The increasing use of the Internet (according to the latest report published by We Are Social and Hootsuite, there are more than 4,338 billion internet users) and the ease of publishing content on the web, has resulted in a large amount of publicly available information, both in the Clearnet and in the Deep Web.

What is OSINT?

OSINT emerged in 1941 in the US and stands for “Open Source Intelligence”.

At first, the term OSINT was coined by the army and intelligence agencies, but over time, it has spread to the field of cybersecurity as well.

Applied to cybersecurity, OSINT refers to the knowledge collected from open, declassified and public access sources (on the Internet) to generate intelligence.

Some of the main OSINT sources are: 

  • Newspapers, magazines, blogs, forums, social media (Twitter, Facebook, LinkedIn, etc.)
  • Free databases and public libraries on the Internet
  • Traditional search engines: Google, Bing, Yahoo, Ask, etc. Metasearch engines and specific search engines.
  • Phone books
  • Maltego, Palantir.

The process has several phases:

  • Identification and establishment of requirements: conditions that must be met to achieve the objectives.
  • Search for sources of information: given the large amount of information on the Internet, it is essential to limit the sources that will be used.
  • Selection of the information that is useful.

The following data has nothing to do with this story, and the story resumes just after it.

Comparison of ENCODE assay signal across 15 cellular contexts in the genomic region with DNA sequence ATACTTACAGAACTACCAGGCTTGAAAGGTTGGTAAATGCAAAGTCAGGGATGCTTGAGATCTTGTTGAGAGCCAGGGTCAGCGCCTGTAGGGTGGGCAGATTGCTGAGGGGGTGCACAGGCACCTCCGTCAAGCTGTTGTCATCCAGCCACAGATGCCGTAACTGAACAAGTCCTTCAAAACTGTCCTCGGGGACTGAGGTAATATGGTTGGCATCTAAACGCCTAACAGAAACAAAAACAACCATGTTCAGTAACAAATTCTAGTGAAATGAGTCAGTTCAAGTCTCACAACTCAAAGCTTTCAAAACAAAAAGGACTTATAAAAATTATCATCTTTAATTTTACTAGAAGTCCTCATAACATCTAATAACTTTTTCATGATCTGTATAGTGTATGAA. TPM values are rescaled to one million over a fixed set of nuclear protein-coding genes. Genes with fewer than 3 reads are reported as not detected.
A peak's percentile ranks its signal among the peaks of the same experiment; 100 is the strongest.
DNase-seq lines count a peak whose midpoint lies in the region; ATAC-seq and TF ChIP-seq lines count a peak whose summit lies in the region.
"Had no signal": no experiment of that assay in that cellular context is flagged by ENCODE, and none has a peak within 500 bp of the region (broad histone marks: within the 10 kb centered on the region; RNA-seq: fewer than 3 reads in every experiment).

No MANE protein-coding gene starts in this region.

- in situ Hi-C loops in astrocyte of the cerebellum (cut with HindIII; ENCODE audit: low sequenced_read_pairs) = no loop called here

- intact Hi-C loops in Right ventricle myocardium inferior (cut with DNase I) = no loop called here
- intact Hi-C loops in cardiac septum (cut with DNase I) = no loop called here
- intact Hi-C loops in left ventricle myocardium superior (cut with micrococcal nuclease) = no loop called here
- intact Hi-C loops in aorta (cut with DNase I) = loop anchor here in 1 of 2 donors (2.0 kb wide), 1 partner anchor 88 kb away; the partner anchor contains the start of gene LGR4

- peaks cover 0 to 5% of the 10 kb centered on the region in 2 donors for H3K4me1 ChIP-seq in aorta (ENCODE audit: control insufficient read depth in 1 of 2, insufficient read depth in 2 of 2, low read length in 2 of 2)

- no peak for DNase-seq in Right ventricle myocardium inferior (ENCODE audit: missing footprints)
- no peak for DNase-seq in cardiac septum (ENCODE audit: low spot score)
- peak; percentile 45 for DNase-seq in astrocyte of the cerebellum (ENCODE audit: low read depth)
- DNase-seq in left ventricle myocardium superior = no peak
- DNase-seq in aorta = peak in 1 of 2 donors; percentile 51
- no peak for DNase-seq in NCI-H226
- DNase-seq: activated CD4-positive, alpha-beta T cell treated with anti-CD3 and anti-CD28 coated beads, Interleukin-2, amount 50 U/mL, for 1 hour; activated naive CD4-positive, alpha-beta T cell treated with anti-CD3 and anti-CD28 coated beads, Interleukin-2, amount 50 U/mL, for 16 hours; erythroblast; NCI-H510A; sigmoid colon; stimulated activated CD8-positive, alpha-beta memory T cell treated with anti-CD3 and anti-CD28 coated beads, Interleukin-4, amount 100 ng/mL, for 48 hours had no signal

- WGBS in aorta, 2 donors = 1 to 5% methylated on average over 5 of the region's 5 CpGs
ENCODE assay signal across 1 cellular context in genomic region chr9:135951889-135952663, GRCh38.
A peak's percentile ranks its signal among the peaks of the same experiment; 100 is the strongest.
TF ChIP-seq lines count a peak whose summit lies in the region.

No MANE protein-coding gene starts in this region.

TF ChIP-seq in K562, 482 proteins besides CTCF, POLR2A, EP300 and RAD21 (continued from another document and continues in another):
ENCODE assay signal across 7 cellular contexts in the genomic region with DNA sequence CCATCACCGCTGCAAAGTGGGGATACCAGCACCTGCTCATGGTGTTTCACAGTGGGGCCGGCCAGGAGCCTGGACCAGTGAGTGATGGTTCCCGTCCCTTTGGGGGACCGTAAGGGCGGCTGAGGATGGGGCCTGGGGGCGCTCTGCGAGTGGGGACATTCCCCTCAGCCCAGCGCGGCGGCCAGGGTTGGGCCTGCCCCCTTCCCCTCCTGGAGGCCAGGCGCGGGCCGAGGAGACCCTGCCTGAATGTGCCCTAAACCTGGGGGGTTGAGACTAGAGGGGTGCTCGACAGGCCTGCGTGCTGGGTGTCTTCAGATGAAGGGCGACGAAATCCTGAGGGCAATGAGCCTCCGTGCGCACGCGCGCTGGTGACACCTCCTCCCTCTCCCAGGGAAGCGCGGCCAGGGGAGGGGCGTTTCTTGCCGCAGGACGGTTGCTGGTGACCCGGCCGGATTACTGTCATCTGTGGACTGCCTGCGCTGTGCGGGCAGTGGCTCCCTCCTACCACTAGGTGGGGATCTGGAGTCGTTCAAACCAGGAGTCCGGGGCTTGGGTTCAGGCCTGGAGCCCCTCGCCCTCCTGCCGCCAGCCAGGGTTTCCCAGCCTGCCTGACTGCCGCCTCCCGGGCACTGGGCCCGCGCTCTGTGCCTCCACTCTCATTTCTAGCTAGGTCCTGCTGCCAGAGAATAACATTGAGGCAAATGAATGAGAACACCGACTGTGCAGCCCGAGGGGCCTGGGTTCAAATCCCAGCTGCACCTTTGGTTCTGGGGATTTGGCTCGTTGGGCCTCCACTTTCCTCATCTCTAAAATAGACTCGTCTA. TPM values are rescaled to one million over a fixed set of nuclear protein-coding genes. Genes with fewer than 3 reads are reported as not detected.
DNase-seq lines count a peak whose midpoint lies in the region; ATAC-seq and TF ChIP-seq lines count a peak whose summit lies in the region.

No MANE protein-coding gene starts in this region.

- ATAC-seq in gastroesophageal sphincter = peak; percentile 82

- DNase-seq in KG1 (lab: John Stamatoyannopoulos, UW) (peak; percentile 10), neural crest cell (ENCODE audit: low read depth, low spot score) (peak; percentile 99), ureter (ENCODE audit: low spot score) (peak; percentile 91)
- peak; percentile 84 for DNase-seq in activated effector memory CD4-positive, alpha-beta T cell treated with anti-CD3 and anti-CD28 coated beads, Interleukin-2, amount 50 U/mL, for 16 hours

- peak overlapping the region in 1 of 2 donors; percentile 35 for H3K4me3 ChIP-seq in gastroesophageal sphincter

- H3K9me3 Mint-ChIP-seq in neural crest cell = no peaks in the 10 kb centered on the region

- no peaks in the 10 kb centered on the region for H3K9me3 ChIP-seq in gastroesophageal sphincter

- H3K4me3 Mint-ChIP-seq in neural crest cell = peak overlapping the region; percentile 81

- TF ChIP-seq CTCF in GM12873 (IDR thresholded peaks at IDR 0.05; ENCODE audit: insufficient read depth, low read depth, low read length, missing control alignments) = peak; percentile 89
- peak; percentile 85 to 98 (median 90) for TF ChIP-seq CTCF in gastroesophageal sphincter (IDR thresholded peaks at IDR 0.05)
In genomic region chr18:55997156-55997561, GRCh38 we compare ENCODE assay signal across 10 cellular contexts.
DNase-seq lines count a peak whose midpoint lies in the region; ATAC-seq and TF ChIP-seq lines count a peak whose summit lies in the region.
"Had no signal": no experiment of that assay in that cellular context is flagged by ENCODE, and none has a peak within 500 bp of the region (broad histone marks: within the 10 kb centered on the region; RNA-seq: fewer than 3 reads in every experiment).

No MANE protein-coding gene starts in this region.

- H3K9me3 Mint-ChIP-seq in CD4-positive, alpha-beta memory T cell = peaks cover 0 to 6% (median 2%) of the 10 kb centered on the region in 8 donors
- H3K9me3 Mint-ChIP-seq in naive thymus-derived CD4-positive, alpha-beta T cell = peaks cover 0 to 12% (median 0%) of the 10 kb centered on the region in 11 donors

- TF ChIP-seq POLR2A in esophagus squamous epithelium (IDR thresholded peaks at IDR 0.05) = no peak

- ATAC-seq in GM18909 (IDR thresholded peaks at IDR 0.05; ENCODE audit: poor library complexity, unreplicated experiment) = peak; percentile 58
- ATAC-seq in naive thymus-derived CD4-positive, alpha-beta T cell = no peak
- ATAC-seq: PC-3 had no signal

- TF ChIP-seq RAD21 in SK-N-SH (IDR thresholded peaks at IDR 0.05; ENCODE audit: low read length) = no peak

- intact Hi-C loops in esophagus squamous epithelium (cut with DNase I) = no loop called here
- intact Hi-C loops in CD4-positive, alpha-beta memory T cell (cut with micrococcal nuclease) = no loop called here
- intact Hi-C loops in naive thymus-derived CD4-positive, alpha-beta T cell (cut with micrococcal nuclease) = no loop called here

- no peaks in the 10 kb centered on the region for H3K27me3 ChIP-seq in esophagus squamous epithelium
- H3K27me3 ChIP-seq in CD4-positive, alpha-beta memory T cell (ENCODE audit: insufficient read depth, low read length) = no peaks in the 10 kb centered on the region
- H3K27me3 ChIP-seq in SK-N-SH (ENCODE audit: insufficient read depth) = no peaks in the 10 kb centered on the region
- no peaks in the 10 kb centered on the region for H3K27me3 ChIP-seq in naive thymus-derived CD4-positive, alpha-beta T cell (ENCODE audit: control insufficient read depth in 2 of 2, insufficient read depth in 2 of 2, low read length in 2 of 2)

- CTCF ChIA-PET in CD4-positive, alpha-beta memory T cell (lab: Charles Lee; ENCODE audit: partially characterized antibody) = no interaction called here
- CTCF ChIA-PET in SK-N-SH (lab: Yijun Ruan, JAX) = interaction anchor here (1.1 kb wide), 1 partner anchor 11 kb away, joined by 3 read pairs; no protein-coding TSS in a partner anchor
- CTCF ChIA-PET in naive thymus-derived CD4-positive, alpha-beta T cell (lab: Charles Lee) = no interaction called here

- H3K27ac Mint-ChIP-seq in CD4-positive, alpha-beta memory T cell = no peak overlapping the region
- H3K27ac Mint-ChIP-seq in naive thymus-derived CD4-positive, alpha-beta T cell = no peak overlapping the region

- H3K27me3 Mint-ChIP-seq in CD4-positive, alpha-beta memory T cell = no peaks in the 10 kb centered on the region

• Acquisition of information
  • Information processing and analysis: process by which raw data is converted into actionable information.
  • Making conclusions and obtaining useful knowledge

Finally, some of the possible uses of the information obtained are:

  • To ascertain the reputation of a certain person or company or conduct some research or follow up.
  • Document on a certain subject, conduct sociological, psychological or linguistic studies.
  • Audit of companies.
  • Marketing: Evaluate market trends or perform market analysis for possible marketing campaigns, product launches. Competitor Analysis
  • Consultation of winners in competitions, granting of grants or grants of any kind.
  • Security: Identification and prevention of possible threats. Preparation of cases or design of action plans for certain events.
  • Search for general information: knowledge acquisition, learn to do something, etc.
  • Journalists: documentation for reporting.

Advantages and disadvantages

Advantages Disadvantages
Convenience and ease of access: information can be collected from anywhere Sometimes the excessive amount of information slows the process of selecting and filtering it
Cost savings: obtaining the information does not imply any cost Reliability of published information. To minimize this risk, it will be essential to ensure the reliability and reputation of the selected source.
Constant update of the information Collecting data and information on a large scale, analyzing and visualizing it for efficient use, often requires the use of analysis software licenses, subscriptions and large budgets.

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